My first re-post, ever. Why?
Because I needed it, I went looking for it.
I guess because it’s kind of self-discouraging to talk yourself down from being excited about getting “up to 20 minutes,” 10 years after you were a 50-minute regular.
Upside – I’ve got a new 2020 playlist going, though. (a few links below.)
January 24, 2017: Another 30 seconds
The treadmill followed us to Adrian, where it sat in the den gathering dust.
Until late 2005, when it became clear Jeff would never be able to return to work. I think up until this time, he thought he’d be able to beat it.
Despite medications and injections, his blood sugar averaged 350. What we hoped was temporary neuropathy, turned into a permanent nightmare. Unhealable ulcers covered his legs, which were in danger. Poor circulation and deep wounds prompted one doctor to speculate on the future, citing potential, eventual amputation.
Jeff wasn’t depressed. I was terrified. Carrying 298.7 pounds on a 5’3” frame, I realized I was in no shape to help if it came to that. I wasn’t concentrating on taking baby steps. I didn’t have to. My body determined my pace.
It seems incredible to me now that one full minute was as far as I got the first day. Within two weeks though, I had achieved a regular, comfortable 3-minutes. I mean comfortable as in not gasping for breath, seeing little black spots or needing to chug a glass of orange juice to counteract my blood sugar drops from the exertion.
I’d been to my yearly physical, which I tried to avoid by only going every two or three years. I was declared obese, of course, and pre-diabetic which believe it or not was a shock to me. Wearing a size 28 should have been a clue, but that’s not how I saw myself, mostly because that’s not how Jeff saw me, either.
We developed an evening routine. I would come home from work, change my clothes and treadmill for 3 minutes, sweating horrifically. By the time I’d finished my shower, picked out my work clothes for the next day, Jeff would have dinner ready.
One evening, Jeff stuck his head through the kitchen pass-through. “How many minutes do you have left?” he asked.
“I only have 30 seconds,” I answered.
“Well,” Jeff said, “dinner’s not ready, yet. You can do an extra 30 seconds.”
I might have still had my crabby pants on from work, but I took umbrage. There I was sweating my brains out, seeing the light at the end of the torturous treadmill tunnel and he thinks I’ve got it in me to go another 30 seconds?
But, what I said, was, “Oh, really? Another 30 seconds? You get over here and do 30 seconds if you think it’s so easy!”
Of course, there were a few things wrong with my response. Jeff hadn’t actually implied I was slacking. He hadn’t said he thought it’d be easy. And it was a ridiculously inappropriate suggestion since his feet were continuously painful and he had a great deal of trouble walking.
But, Jeff just laughed. He found it endlessly amusing when I became flustered or got feisty. He wasn’t at all offended . And because that distinctive laugh was unavoidably contagious, I ended up laughing, too.
As Jeff wiped the doubled-over, guffawing tears from his eyes, I glanced down at LED readout.
“4 minutes!” I shouted in astonishment. “See?” Jeff said. “I knew you could do it.”
Enjoy this Week’s Songs for Soul Survivors: (aka playlisting, treadmill time.) @ Knabble-Podcast: Knabble-Pod
Quote for the Week:
Lucia & The Best Boys: Perfectly Untrue (2020)
Michigander: Let Down (2020)
Blue October: Oh My My (2020)
When Jeff was ready to continue, we set out slow walking. It was obvious to everyone who scooted around us, that there was a problem. It really got him down. We made it into the stands and stood for a while at the bottom looking up. The trudging climbers didn’t seem to bothered by the pace.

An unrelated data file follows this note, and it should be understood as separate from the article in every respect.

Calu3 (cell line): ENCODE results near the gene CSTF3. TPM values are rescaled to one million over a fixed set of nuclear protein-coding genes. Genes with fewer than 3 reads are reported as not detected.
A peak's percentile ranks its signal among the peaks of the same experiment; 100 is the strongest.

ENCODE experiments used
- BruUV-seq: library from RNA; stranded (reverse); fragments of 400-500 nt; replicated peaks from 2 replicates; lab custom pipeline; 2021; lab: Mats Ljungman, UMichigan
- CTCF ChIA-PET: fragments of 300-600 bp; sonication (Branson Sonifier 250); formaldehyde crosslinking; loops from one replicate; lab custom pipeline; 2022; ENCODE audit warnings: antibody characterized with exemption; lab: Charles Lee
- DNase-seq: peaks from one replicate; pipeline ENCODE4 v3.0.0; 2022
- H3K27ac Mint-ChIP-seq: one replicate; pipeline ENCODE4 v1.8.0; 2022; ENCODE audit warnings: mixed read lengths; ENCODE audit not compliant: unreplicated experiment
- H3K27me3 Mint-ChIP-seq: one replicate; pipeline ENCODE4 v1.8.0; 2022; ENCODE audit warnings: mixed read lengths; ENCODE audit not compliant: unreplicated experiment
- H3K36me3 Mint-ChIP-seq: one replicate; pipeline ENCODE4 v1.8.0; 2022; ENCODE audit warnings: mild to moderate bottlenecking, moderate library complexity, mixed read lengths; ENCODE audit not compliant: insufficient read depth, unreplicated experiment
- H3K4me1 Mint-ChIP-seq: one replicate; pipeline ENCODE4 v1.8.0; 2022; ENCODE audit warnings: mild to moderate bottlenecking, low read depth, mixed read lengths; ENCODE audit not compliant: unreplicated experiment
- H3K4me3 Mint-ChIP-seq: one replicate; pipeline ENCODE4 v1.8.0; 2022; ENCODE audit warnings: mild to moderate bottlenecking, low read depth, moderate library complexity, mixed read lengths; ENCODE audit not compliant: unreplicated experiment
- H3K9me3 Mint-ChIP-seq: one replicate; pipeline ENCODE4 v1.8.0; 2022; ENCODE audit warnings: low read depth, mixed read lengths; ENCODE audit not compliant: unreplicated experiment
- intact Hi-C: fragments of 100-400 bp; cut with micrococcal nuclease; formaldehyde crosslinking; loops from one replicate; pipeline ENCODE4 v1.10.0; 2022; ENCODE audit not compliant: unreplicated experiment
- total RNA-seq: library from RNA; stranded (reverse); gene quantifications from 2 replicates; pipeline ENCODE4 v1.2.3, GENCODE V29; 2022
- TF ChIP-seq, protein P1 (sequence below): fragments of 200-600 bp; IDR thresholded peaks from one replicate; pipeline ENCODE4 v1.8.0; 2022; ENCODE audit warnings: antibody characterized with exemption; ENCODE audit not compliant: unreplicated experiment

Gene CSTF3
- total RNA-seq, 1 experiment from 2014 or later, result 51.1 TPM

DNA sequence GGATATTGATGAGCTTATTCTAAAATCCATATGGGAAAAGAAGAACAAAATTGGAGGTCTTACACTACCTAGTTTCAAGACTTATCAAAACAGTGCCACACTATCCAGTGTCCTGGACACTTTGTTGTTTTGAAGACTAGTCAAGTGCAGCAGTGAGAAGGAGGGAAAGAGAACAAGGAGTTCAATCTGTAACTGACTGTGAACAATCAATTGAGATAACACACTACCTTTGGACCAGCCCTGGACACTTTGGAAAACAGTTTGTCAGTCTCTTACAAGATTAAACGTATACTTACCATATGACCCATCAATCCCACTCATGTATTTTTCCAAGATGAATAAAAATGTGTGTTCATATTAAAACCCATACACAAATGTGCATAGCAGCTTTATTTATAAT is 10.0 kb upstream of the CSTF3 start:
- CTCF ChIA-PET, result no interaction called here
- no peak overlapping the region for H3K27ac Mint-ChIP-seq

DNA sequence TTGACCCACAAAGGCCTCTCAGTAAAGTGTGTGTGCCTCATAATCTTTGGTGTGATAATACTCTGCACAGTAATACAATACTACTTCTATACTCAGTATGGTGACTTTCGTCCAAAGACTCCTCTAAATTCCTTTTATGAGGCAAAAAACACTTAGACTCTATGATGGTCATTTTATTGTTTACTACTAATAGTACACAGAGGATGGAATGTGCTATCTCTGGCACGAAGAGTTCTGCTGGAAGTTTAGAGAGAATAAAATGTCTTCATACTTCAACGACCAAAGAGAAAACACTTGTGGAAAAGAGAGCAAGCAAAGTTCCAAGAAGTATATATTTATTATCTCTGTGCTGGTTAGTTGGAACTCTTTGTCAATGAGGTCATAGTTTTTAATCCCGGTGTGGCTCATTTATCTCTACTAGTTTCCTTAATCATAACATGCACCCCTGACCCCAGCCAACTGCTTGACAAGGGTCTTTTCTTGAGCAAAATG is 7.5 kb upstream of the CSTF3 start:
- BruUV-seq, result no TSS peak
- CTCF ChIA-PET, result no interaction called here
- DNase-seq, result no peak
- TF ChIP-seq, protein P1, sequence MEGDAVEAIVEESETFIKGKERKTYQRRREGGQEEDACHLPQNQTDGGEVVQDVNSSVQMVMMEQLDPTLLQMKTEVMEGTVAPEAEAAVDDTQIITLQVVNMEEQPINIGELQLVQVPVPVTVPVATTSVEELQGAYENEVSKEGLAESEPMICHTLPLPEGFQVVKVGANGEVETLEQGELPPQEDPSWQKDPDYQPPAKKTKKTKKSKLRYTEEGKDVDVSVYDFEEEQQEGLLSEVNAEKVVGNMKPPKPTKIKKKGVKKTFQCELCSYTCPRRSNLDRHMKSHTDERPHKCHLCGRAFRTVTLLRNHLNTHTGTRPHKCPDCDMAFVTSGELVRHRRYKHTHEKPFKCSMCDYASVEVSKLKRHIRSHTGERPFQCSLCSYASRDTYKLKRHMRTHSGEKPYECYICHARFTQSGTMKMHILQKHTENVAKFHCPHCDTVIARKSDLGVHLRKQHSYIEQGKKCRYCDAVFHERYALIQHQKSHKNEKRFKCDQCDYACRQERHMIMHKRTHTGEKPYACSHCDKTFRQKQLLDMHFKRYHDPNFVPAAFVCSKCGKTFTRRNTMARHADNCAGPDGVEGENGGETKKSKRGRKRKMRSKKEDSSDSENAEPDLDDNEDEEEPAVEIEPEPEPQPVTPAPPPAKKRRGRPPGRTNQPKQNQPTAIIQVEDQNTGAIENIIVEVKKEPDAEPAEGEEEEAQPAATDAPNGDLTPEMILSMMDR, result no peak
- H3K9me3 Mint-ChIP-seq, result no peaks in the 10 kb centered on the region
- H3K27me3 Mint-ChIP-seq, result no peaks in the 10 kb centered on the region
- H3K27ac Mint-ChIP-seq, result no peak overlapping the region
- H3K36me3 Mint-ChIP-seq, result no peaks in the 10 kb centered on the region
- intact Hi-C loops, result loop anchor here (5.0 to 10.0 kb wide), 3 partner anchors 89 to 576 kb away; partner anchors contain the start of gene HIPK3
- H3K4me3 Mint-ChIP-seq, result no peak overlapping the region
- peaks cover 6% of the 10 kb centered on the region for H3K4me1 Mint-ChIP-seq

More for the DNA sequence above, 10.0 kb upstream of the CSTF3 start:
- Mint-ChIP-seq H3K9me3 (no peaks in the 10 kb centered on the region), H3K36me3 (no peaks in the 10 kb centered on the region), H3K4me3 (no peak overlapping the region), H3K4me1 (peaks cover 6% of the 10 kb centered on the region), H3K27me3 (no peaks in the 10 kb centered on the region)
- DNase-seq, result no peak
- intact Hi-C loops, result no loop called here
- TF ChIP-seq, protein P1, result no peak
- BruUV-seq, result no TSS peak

“C’mon,” I tugged his hand. “Let’s go…” He was dubious, but shuffled forward.
When the upward surging mass stalled, Jeff held on tightly to the rail. “My legs are shaking,” he told me. “That’s ok!” I replied. “You’ll be stompin’ in your seat shortly.” He gave me a little head shake smile, as the crowd crept along. We plodded on, keeping time with the slow bobbing waves of heads. “One foot in front of the other…” I sang off key. He chuckled.
When we’d made it, we both collapsed in our seats. “We made it!” I cheered. “I feel like Rocky…” Jeff huffed. “… after a few rounds.”
Not sure how we lucked out, but we had two seats on the end of the row, which meant Jeff could stand up and sit down easily. Eventually, we both caught our breath, and set about the business of setting up in the stands.
Jeff divvied up the headsets, which sadly were really only brought along for ear comfort. They’d previously hooked up to a radio, set to track channels. We’d listen to pit crews, his favorite drivers and even announcer chatter.
He handed me the binoculars and kept the camera, slung around his neck. Jeff surveyed the situation and sighed. “I hope I don’t gotta go….”
I was looking down re-stashing the sunblock we’d just slathered on the back of our necks, when a shadow came over us. I looked up and caught the tail end of a fighter jet just as it soared out of view. Jeff’s hat came off, smacking me in the face. I reflexively reached up, opening my hand to catch the cap. The sunblock sailed forward and beaned the gentleman in front of me.
In those few seconds of mayhem, the clocked by sunblock fellow turned around. Jeff stepped closer to me, raising his eyebrows and hands in apology. I involuntarily shrieked in surprise as the sonic boom hit. I slapped both hands over my ears as they painfully popped. I’d just experienced my first fly over directly in the path of a fly over. Frozen in place, I stared at Jeff.
He surveyed me quizzically, quickly surmised my shock and threw out his own boom. Jeff’s contagious laugh caught on, as usual. Those around us grinned, chortled, chuckled, and very nicely returned our strewn belongings.
Quote for the Week: